Covid-19 vaccine that could soon be rolled out to Australians is found to be ‘90% effective’

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Australia has welcomed news that a COVID-19 vaccine it’s signed up for is 90 per cent effective, based on early test results.

The federal government has ordered 10 million doses of the Pfizer and BioNTech vaccine, which has exceeded the US manufacturer’s expectations and has been hailed as a game changer.

The pandemic has claimed more than 1.2 million lives worldwide, including more than 900 Australians.

‘The data on our vaccine candidates continues to be positive. We will examine the evidence carefully but the latest results are heartening news,’ health minister Greg Hunt told News Corp. 

Australian health experts have cautiously welcomed the vaccine’s early success but want to see further details and results. 

More than 43,000 voluntarily participated in the Pfizer trial and were jabbed with either the vaccine or the placebo.

Pfizer, which developed the vaccine with German drugmaker BioNTech, are the first to release successful data from an interim analysis of a large-scale clinical trial 

From the trial, 94 people have so far tested positive for Covid-19, and more than 90 per cent of those did not receive the real vaccine. 

‘Any news is good news,’ Australian National University infectious disease specialist Sanjaya Senanayake told Sunrise on Tuesday.

‘After 94 people in that trial in that phase 3 trial of about 40,000 who have been given placebo, 90 per cent effectiveness has been shown.’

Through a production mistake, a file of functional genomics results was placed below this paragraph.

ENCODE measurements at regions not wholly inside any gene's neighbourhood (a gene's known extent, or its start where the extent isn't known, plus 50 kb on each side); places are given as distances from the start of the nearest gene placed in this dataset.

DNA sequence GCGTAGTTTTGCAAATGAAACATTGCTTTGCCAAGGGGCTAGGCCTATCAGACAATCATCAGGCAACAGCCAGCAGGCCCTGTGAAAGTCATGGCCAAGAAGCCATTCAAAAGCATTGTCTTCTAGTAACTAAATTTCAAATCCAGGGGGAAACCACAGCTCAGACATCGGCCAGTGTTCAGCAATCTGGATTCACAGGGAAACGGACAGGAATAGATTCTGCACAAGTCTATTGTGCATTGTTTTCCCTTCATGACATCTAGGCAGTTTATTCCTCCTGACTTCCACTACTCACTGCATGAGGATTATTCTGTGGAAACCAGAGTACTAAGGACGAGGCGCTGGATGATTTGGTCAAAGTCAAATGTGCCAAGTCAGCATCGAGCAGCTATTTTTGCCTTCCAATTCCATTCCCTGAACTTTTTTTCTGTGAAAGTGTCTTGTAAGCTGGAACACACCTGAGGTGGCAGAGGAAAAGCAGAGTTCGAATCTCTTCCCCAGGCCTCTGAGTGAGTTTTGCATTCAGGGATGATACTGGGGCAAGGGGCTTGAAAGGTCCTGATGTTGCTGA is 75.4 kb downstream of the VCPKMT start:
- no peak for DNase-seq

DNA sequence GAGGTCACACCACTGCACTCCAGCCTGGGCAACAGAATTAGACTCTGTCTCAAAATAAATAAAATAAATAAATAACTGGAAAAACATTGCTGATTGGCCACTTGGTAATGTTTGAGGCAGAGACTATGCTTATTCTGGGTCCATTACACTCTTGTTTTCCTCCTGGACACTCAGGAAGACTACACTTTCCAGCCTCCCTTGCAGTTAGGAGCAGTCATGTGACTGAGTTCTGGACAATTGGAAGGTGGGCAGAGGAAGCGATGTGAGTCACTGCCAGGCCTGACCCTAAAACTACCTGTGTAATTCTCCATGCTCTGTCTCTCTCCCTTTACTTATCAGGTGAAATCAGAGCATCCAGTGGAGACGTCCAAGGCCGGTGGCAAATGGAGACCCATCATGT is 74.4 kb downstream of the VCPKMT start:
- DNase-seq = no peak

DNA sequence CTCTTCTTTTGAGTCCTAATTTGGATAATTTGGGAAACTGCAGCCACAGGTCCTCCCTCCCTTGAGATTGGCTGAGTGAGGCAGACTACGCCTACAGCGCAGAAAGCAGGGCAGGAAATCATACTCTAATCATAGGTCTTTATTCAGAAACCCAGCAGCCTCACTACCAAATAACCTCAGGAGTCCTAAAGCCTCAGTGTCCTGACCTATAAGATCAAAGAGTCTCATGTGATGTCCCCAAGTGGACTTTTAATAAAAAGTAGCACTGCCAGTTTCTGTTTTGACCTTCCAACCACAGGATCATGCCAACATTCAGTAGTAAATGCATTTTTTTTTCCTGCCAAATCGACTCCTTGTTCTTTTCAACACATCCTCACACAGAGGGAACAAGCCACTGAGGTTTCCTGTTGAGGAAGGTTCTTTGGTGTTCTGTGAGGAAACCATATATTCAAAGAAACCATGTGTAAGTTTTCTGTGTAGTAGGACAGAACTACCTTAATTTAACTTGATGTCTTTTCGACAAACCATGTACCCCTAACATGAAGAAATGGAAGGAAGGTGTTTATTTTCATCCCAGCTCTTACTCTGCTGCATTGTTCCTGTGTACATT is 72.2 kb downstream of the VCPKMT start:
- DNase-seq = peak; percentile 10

‘Many of us were thinking that if we had a good COVID-19 vaccine then it would be about 55 to 60 per cent effective. 90 per cent is great.’

‘We need to also see that data in a medical peer- reviewed journal to really analyse it closely… And of course, even if it holds up now, will it still hold up in six months or 12 months? We will never know that until that time and those milestones pass.’

He estimates a vaccine to be available to the Australian public in the second quarter of 2021.

Victoria’s Deputy Chief Health Officer Dr Allen Cheng described the news as positive but wanted to see further detail.

‘Promising early results for the Pfizer mRNA vaccine, but would like to see full details of safety and efficacy,’ he tweeted.

‘This vaccine currently requires storage at -70C which will be challenging to distribute.’

Pfizer, which developed the vaccine with the German drugmaker BioNTech, are the first drugmakers to release successful data from a large-scale clinical trial of a coronavirus vaccine

Pfizer, which developed the vaccine with the German drugmaker BioNTech, are the first drugmakers to release successful data from a large-scale clinical trial of a coronavirus vaccine

Pfizer, which developed the vaccine with the German drugmaker BioNTech, are the first drugmakers to release successful data from a large-scale clinical trial of a coronavirus vaccine

Opposition leader Bill Shorten also welcomed the news. 

‘I think if we want to see international travel again at a serious level, I think the vaccine is important,’ he told the Today show.

‘Australia’s done well. Eventually we’d like to see international visitors come here and us travel overseas. 

‘I think the vaccine is an important missing link. I’m not going to put down the binoculars and say the race is over yet.’ 

Pfizer is on track to apply later this month for emergency-use approval from the U.S. Food and Drug Administration. 

‘We´re in a position potentially to be able to offer some hope,’ Dr Bill Gruber, Pfizer´s senior vice president of clinical development told The Associated Press. 

‘We´re very encouraged.’